Theatrical legend Alan Jay Lerner was commemorated today, Wednesday 14 June, 25 years after his death, with a plaque in St Paul's Church Covent Garden. The plaque was unveiled by his wife, actress Liz Robertson, during a service in celebration of his life and work, attended by friends, family and other theatrical greats including Don Black, Anthony Andrews, Tim Rice, Russ Abbot and Tony Britton.
As well as heartfelt tributes from Don Black, Jasper Britton and Gerard Kenny, the service also included lively performances, such as Russ Abbot singing ‘With a Little Bit of Luck' from MY FAIR LADY, backed by the West End Chorus, Tim Rice singing ‘Wandrin' Star' from PAINT YOUR WAGON, backed by Cantabile, and students from Laine Theatre Arts performing the ‘Ascot Gavotte.'
MY FAIR LADY, Lerner's most famous musical, was ever present during the service. The show opens with Eliza selling flowers from the portico of St Paul's Church itself. One of the original costumes that Julie Andrews wore on stage was elegantly displayed (thanks to the V&A). Finally, Liz Robertson, Katie Knight-Adams, Jill Martin, Jean Scott, Amy Nuttall, and Sally Ann Howes, all of whom have played ‘Eliza' at various times over the last fifty years, all came together to sing ‘Wouldn't it be Loverly'.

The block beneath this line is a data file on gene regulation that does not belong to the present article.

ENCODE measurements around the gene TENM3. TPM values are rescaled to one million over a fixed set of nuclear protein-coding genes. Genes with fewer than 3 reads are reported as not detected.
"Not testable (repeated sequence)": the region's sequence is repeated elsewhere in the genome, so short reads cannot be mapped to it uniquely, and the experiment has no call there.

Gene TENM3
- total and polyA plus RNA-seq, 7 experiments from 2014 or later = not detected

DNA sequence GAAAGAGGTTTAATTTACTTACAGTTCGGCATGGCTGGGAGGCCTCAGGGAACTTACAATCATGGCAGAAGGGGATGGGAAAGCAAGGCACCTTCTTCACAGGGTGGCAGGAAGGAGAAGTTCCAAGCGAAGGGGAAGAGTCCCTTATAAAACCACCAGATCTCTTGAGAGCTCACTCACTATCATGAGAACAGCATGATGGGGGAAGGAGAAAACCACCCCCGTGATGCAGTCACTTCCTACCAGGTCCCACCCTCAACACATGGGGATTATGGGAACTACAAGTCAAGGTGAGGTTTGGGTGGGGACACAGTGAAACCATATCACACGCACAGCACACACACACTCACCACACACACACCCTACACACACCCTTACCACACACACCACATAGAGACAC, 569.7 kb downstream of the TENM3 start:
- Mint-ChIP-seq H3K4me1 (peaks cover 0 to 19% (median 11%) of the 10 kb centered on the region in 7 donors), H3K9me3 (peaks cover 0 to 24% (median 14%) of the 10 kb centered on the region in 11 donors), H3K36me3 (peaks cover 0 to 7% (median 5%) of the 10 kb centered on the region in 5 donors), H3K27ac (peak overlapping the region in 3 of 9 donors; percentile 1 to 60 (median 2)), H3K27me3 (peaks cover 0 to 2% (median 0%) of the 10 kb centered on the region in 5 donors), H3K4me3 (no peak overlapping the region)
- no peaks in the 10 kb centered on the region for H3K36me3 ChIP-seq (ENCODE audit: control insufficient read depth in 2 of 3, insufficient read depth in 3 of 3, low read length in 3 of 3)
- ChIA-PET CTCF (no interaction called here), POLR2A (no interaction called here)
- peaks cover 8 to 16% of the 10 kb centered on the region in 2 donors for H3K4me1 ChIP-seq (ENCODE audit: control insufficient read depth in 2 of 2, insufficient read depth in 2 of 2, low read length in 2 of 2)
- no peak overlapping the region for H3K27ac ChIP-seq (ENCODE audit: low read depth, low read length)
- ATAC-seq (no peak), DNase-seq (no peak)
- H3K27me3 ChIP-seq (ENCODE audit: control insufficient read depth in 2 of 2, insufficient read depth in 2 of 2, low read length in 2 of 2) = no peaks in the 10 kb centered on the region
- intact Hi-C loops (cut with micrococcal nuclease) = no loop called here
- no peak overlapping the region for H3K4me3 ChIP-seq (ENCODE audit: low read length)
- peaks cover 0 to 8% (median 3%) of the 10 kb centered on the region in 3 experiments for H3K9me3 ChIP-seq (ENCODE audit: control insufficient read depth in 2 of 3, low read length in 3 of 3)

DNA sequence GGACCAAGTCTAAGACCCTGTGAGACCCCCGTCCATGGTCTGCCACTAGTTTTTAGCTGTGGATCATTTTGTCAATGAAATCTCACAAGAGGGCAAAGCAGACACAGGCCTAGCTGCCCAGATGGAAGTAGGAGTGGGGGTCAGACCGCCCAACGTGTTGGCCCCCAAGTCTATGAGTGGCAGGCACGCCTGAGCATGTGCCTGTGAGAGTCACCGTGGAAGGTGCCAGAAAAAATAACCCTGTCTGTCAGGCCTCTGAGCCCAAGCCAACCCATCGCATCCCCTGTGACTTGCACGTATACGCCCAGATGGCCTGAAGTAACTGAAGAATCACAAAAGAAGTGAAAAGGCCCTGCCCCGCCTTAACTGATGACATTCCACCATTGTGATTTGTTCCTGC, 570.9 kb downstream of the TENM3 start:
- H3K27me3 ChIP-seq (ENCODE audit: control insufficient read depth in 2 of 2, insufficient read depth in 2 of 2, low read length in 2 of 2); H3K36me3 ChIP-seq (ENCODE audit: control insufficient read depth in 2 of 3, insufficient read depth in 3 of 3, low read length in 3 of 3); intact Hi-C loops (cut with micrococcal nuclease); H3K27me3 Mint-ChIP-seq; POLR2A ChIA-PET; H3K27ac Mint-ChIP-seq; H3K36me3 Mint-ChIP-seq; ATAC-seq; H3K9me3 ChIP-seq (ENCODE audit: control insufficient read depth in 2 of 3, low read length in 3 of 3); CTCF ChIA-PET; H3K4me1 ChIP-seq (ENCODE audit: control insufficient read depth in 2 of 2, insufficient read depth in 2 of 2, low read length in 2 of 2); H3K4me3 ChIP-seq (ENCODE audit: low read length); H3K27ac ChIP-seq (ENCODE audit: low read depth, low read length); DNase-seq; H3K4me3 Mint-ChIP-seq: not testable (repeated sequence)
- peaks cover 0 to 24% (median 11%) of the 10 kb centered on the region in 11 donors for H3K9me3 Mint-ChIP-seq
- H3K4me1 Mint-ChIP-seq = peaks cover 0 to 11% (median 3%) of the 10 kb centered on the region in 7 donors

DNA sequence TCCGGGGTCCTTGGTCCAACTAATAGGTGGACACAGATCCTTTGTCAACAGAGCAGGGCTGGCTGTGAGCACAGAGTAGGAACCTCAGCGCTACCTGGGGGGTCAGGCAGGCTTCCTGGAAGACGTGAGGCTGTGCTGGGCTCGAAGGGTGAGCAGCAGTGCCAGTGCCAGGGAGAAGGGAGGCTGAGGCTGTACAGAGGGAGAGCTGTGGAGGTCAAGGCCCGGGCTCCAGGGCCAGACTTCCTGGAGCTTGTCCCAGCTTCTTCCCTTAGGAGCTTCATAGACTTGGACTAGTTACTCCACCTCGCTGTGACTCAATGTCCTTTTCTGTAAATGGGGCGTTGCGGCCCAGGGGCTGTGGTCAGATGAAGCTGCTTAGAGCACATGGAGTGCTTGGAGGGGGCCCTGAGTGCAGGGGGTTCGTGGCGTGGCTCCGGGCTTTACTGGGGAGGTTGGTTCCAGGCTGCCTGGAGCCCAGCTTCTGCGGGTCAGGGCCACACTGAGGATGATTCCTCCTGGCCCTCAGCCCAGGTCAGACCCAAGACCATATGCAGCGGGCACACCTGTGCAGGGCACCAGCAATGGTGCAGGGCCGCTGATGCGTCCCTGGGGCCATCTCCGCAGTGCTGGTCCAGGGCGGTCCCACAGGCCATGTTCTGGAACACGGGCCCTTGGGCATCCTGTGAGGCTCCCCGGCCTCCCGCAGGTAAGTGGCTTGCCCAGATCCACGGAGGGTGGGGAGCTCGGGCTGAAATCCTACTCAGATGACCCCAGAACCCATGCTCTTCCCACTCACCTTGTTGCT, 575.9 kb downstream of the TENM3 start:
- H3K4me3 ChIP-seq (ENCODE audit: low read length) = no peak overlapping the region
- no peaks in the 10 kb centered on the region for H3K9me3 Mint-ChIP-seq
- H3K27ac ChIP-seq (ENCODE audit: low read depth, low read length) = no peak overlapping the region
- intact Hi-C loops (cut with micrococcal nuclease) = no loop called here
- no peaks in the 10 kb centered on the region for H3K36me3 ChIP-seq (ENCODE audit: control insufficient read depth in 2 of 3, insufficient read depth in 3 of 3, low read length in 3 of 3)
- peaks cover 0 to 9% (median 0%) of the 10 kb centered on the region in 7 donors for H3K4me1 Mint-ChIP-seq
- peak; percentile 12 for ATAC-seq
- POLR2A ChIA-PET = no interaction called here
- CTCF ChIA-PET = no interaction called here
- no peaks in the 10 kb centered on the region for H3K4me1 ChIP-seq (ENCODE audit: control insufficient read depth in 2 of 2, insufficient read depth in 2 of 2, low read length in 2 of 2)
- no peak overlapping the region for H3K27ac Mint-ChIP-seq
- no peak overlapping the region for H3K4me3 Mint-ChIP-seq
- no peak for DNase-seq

There were drinks and canapés after the ceremony in the Grand Saloon at the Theatre Royal Drury Lane, where the London productions of My Fair Lady and Camelot first opened.
Alan Jay Lerner was the lyricist of many famous musicals including BRIGADOON, PAINT YOUR WAGON, CAMELOT, GIGI, ON A CLEAR DAY YOU CAN SEE FOREVER and, most famously, MY FAIR LADY.
The event was produced by Lerner's wife Liz Robertson, directed by Hugh Woolridge, and with musical direction by David Firman and Jason Carr.
Photo Credit: Roy Tan